Boteti West Member of Parliament, and Vice President Slumber Tsogwane’s fifth successive term victory has elevated him to an exclusive club of legislators who have served more than 25 years, majority of them who are founding lawmakers.
If Tsogwane sees-off his fifth term, he will be among 11 MPs to serve over 25 years in the legislative house. Currently 10 former MPs have served that feat, with Kwelagobe being the longest serving MP, having been an MP for 45 years. Trailing Kwelagobe, with 34 years of service are Edison Masisi, Lemme Makgekgenene and Obed Chilume, who are the country’s founding MPs. Ponatshego Kedikilwe who joined parliament in 1984 from public service, has served 30 years in parliament, including his last two years as Vice President.
Tsogwane, who joined parliament in 1999 will retain the title of ‘Father of House’, a ceremonial designation given to the longest serving male MP in Westminster parliaments. Tsogwane first claimed the title during the previous parliament, after a number of veteran MPs failed to retain their seats. At present, parliament is without a ‘Mother of the House’, as all elected female MPs are new entrants. That however may change if one of the previous female MPs is elected thorough Specially Elected dispensation.
Saleshando joins Masire, Kgabo & Mmusi
Umbrella for Democratic Change (UDC) Vice President Dumelang Saleshando, has joined Sir Ketumile Masire, Englishman Kgabo and Peter Mmusi as the only MPs who have represented two different constituencies in parliament. Saleshando previously served as legislator for Gaborone Central from 2004 to 2014. After losing Gaborone Central in the previous elections, Saleshando relocated to Maun West to try his luck and succeeded.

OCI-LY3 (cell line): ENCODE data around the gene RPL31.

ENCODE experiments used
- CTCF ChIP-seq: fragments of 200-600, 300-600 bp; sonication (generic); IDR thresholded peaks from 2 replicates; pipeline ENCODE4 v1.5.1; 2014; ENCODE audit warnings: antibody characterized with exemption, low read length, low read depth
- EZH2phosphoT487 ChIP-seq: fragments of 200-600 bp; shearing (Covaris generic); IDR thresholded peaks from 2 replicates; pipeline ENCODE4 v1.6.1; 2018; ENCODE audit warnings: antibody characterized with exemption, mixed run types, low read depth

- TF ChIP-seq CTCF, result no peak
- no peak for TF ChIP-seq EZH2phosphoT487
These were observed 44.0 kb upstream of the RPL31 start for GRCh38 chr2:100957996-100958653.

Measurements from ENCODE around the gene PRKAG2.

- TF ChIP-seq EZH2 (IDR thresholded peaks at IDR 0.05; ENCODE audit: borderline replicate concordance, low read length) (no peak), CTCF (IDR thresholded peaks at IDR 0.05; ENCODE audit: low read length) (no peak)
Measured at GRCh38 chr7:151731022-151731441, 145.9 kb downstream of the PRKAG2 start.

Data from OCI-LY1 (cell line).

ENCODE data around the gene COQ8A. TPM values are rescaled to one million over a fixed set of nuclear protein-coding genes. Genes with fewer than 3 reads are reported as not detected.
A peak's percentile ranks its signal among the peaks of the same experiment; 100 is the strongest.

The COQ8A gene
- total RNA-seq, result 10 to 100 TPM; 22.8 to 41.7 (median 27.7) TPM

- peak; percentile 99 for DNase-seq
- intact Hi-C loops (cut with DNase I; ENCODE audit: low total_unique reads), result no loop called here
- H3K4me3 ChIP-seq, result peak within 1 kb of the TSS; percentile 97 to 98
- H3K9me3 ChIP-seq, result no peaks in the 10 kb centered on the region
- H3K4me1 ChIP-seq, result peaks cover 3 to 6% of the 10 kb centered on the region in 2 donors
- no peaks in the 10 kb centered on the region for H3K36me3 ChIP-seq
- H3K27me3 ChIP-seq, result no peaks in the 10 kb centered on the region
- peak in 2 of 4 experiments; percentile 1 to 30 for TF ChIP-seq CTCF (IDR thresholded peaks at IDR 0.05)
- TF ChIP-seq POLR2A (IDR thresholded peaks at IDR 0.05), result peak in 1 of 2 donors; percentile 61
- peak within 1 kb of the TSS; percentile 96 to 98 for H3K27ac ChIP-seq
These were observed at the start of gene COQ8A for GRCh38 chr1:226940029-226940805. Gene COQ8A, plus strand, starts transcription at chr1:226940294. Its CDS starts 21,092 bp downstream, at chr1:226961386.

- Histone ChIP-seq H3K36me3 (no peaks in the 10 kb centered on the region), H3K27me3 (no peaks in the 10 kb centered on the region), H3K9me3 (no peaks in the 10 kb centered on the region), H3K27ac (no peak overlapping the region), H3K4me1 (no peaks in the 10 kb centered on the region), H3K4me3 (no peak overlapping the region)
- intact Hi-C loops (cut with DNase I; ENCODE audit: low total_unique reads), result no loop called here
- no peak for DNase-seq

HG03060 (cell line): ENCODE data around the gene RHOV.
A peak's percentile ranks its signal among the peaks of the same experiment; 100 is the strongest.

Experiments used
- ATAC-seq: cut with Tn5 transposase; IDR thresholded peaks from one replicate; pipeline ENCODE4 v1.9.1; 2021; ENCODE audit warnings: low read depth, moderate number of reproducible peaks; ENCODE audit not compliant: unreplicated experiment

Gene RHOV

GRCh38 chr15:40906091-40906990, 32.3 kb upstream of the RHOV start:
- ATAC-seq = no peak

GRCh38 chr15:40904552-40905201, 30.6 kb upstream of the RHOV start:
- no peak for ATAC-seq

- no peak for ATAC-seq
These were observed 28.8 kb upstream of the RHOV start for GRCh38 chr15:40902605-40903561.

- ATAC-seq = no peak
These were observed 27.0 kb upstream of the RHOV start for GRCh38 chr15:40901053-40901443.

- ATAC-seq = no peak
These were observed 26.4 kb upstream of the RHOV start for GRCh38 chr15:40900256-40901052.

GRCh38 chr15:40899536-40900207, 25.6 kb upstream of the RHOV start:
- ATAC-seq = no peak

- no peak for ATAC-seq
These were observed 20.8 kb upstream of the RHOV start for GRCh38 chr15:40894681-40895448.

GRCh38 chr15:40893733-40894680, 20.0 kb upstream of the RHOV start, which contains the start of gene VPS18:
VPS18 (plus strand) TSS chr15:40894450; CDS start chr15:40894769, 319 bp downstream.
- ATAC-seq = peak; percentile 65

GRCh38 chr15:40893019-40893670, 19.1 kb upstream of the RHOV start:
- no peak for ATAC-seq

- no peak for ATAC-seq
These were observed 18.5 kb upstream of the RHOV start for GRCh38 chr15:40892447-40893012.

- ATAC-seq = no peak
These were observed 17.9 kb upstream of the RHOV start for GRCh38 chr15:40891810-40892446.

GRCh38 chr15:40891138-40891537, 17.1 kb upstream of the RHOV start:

While many politicians have tried to change constituencies to enhance their luck, very few have succeeded. Masire was the architect of this game. Masire had lost Kanye South constituency to Kgosi Bathoen Gaseitsiwe II in the 1969 general elections. In 1974 general elections, Masire, convinced that he will never reclaim Kanye South from his chief, moved to Ngwaketse/Kgalagadi constituency and won it. He held it until he became president in 1980.
In the late 1970s, after David Magang expressed his interest to contest general elections, BDP power brokers and strategists maneuvered and "tossed around" several constituencies to get the best results. As BDP headed to 1979 general elections, Peter Mmusi was moved from Kweneng South to contest Gaborone constituency. The reason for this redeployment was that, Magang was new into politics and may struggle to ingrain himself with urban voters, while Mmusi, who had been commissioner and teacher at St Joseph’s College before was the ideal candidate.
Englishman Kgabo moved from Kweneng East to take up Mmusi's constituency (Kweneng South). Magang then replaced Kgabo at Kweneng East. Both candidates won their new seats in subsequent elections.However, in 1984, Mmusi, then Vice President, decision to relocate from his rural constituency to Gaborone backfired as he became the victim of BNF insurgency, losing Gaborone South (after court ordered a re-run) constituency to Dr Kenneth Koma, but remained MP after being brought back through the Specially Elected dispensation. In 1989, Mmusi went back to his old constituency (Kweneng South) and won.
Declining re-election rate